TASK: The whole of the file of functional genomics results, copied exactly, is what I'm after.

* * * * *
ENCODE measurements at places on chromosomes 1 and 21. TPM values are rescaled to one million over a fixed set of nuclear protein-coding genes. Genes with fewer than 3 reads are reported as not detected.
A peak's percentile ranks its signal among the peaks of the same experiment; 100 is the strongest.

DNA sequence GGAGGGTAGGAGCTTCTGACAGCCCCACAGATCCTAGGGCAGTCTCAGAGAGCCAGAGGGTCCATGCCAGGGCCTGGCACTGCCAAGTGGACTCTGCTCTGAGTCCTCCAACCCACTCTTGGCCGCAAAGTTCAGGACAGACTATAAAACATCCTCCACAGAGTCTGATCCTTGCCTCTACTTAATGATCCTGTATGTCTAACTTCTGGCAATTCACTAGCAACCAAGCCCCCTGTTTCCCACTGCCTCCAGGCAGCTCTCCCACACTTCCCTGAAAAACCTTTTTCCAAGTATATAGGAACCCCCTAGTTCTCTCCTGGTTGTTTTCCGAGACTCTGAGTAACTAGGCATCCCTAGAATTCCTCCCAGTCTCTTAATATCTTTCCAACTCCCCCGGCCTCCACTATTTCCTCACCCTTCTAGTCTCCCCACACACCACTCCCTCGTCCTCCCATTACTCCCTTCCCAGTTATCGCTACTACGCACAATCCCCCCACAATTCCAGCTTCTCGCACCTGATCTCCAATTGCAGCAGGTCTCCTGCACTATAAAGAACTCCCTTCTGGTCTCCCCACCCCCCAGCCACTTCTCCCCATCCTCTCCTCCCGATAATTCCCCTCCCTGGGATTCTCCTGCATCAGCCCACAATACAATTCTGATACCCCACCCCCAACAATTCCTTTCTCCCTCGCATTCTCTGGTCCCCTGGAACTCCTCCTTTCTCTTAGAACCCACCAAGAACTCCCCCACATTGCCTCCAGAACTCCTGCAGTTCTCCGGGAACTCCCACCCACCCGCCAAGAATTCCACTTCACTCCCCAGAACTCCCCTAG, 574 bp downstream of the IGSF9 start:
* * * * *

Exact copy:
ENCODE measurements at places on chromosomes 1 and 21. TPM values are rescaled to one million over a fixed set of nuclear protein-coding genes. Genes with fewer than 3 reads are reported as not detected.
A peak's percentile ranks its signal among the peaks of the same experiment; 100 is the strongest.

DNA sequence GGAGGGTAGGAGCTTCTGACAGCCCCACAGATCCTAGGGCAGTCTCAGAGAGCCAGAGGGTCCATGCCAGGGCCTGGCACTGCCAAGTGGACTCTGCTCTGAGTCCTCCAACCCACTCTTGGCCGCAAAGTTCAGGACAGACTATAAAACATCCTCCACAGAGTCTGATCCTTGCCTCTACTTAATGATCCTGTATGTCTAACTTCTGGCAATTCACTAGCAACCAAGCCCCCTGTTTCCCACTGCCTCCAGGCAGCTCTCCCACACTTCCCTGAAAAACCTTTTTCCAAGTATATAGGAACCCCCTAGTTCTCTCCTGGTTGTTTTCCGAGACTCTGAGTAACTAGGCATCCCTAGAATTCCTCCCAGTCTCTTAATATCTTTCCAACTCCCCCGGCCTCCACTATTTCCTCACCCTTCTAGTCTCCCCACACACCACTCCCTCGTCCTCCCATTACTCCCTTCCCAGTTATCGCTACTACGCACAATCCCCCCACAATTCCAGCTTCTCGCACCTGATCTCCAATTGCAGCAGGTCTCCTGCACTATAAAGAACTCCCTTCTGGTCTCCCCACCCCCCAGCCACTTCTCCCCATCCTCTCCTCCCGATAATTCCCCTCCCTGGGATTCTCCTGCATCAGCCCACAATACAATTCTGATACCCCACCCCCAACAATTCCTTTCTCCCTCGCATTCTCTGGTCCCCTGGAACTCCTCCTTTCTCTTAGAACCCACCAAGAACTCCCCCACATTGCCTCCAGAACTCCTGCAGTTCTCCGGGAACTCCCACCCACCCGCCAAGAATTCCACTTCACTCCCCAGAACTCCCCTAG, 574 bp downstream of the IGSF9 start: